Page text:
Referring now to FIG. 9, the general flow at the receiver is shown. The local counter is incremented at step 90. The packet is checked for damage at step 94, and discarded at step 96 if damage is found. If no damage is found, then the RTP sequence number, IP identification, and RTP time stamp are reconstructed at step 98, and the reconstructed header is forwarded at step 100 to the next destination.

Thus, by using the method described herein, the important fields of the packet header, namely the IP identification, RTP sequence number, and RTP time stamp can be obtained at the receiver side without having to transmit any header related information at the access technology side (except for any static information as previously mentioned).

It should be noted that for the method of the present invention to succeed, there can be no reordering of packets and no lost packets at the source without some indication to the access technology. If a packet is reordered or lost, or both, before the compression at the access technology, appropriate action must be taken in order to rectify the sequential misnumbering. Actions which may be taken include sending additional information to the compressor of the access technology to inform it of the packet reordering or loss and adjusting the packet flow at the decompressor of the receiver.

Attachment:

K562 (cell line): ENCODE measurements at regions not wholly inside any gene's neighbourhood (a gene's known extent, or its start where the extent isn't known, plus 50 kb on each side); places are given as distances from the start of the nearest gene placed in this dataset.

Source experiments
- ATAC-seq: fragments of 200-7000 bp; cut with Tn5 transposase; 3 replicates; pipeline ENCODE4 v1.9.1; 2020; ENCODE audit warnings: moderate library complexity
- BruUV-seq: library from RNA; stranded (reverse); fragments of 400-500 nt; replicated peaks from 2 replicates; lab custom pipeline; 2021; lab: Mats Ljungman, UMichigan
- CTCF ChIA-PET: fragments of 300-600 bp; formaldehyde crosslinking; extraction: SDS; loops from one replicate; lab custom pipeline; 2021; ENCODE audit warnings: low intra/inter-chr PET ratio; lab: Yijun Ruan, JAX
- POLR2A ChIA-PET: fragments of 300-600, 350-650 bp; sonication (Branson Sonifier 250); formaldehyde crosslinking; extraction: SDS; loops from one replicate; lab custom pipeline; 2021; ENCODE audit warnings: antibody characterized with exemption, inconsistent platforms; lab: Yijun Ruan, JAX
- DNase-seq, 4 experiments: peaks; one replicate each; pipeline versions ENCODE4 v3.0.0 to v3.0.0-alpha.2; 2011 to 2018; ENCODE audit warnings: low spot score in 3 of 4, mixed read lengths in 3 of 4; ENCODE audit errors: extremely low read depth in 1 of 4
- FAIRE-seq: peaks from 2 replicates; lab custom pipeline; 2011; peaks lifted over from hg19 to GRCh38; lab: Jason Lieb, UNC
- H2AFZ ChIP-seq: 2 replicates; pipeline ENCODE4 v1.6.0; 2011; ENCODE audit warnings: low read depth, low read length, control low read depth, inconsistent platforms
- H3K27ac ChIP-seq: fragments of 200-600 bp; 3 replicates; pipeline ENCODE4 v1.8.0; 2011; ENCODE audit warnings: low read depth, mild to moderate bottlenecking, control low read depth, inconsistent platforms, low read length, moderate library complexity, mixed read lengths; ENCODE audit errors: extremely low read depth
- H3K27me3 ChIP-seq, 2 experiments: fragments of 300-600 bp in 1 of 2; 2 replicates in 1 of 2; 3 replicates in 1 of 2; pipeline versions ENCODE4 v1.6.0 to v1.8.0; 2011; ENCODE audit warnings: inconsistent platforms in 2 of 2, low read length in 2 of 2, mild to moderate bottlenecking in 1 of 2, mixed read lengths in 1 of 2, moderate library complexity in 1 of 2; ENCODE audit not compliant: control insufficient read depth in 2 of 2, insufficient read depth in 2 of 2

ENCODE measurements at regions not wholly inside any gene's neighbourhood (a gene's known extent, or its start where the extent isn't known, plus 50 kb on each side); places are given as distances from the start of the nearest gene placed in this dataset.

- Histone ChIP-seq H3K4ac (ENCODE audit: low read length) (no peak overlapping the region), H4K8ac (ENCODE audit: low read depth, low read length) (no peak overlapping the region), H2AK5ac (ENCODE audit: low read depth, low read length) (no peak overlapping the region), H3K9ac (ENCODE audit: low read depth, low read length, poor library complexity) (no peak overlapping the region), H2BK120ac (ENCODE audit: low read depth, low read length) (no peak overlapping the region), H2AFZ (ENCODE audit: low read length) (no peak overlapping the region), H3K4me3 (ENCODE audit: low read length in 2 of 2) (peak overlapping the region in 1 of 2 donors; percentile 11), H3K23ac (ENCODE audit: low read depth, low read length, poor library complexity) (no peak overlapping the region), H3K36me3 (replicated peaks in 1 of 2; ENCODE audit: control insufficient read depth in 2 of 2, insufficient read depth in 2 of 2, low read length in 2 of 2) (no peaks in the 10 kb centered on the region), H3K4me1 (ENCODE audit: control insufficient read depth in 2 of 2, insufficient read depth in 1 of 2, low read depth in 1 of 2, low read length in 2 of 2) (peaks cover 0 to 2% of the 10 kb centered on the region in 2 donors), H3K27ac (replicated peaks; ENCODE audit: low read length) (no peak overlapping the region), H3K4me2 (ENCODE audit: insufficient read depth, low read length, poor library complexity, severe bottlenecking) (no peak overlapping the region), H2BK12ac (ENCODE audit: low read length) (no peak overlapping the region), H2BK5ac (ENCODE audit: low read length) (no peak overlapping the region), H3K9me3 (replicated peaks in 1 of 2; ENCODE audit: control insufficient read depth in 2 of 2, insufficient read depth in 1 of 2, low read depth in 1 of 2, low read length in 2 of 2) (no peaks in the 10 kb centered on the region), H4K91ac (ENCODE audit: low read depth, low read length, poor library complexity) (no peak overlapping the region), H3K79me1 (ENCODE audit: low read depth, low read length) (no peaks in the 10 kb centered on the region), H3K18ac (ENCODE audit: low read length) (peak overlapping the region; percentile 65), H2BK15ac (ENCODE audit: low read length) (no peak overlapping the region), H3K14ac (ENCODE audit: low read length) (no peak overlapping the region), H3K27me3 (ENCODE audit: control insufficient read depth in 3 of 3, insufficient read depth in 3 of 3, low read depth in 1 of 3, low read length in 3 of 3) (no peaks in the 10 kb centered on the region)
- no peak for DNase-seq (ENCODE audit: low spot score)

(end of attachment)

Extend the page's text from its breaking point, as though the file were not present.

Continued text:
Although the invention has been described with reference to specific embodiments, various modifications and alternatives exist which were not described, but which are within the scope and spirit of the invention. Accordingly, the invention should be limited by only the following claims.

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Referenced by
Citing PatentFiling datePublication dateApplicantTitle
US7420992 *Mar 17, 2005Sep 2, 2008Packeteer, Inc.Adaptive network traffic compression mechanism including dynamic selection of compression algorithms
US7630413 *Dec 18, 2003Dec 8, 2009Ntt Docomo, Inc.Data transmission method, data transmission apparatus, and data transmission system
US7649909Jun 30, 2006Jan 19, 2010Packeteer, Inc.Adaptive tunnel transport protocol
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US8073973 *Sep 26, 2001Dec 6, 2011Siemens AktiengesellschaftMethod of processing data packets
US8447968 *Oct 28, 2005May 21, 2013Alcatel LucentAir-interface application layer security for wireless networks
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Classifications
U.S. Classification370/328, 370/394, 370/392, 370/475, 370/393, 709/247, 370/389, 370/474
International ClassificationH04L29/06, H04L12/28, H04L12/56
Cooperative ClassificationH04L69/161, H04L69/04, H04L69/16, H04L69/22
European ClassificationH04L29/06J3, H04L29/06N, H04L29/06J, H04L29/06C5
Legal Events
DateCodeEventDescription
Mar 14, 2013FPAYFee payment
Year of fee payment: 8
Aug 14, 2009FPAYFee payment
Year of fee payment: 4
Nov 6, 2000ASAssignment
Owner name: TELEFONAKTIEBOLAGET LM ERICSSON (PUBL), SWEDEN
Free format text: ASSIGNMENT OF ASSIGNORS INTEREST;ASSIGNORS:HANNU, HANS;SVANBRO, KRISTER;REEL/FRAME:011227/0486
Effective date: 20000915